Although many people may seek out ways to file for bankruptcy, Chapter 7 has strict requirements on who qualifies.
Learning more about what you can do if you need financial help starts with knowing the rules in place.
One of the biggest differences between Chapter 7 and Chapter 13 bankruptcy is that Chapter 7 allows for liquidation of assets. However, this means the debtor must make less than a certain amount of money to qualify for this process.
Some ways to determine if you are eligible include looking at various pay stubs, child support, property, retirement income, or even places you rent to other people. Gathering this information helps the court to learn more about how much income you have overall. These items are also compared to your state’s median income level to help better illustrate if you can file for Chapter 7. If your income level is higher than the median, you may apply for this process.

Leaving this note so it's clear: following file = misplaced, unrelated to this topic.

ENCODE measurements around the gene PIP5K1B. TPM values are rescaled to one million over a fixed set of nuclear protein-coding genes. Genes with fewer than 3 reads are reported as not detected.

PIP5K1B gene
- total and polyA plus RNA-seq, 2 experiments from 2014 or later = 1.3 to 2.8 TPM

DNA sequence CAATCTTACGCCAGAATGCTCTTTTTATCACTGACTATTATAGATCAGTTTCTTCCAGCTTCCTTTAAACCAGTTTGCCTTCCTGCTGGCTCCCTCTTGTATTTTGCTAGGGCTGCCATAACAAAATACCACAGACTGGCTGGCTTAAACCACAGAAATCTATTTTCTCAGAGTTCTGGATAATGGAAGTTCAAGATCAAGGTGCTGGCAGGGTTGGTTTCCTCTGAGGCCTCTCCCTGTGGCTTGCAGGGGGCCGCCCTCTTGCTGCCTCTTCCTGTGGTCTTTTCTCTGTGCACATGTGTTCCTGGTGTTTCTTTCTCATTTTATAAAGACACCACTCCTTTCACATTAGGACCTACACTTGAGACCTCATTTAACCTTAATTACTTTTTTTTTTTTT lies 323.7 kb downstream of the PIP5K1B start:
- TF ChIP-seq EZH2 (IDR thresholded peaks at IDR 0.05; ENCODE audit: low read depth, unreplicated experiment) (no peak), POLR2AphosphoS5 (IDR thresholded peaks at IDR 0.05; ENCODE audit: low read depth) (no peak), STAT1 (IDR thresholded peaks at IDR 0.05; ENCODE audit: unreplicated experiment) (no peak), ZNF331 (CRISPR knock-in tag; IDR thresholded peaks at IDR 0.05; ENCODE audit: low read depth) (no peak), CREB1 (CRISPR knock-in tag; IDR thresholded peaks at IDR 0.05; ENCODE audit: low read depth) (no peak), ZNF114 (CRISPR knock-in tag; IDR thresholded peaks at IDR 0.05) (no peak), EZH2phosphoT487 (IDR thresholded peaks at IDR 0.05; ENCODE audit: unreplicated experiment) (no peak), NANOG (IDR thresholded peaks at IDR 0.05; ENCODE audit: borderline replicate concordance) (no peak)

Ability to repay
This second chance depends on repayment methods. If you have enough income to pay off at least part of the outstanding debt after paying off all your other necessary expenses, then you may qualify.
One exception to this situation is if you had previously gotten debt discharged from a Chapter 7 or Chapter 13 bankruptcy before. This disqualifies you from filing again. You are also unable to try again if your case got dismissed up to 180 days ago previously. This may occur if you had disregarded an order from the courts about an earlier case.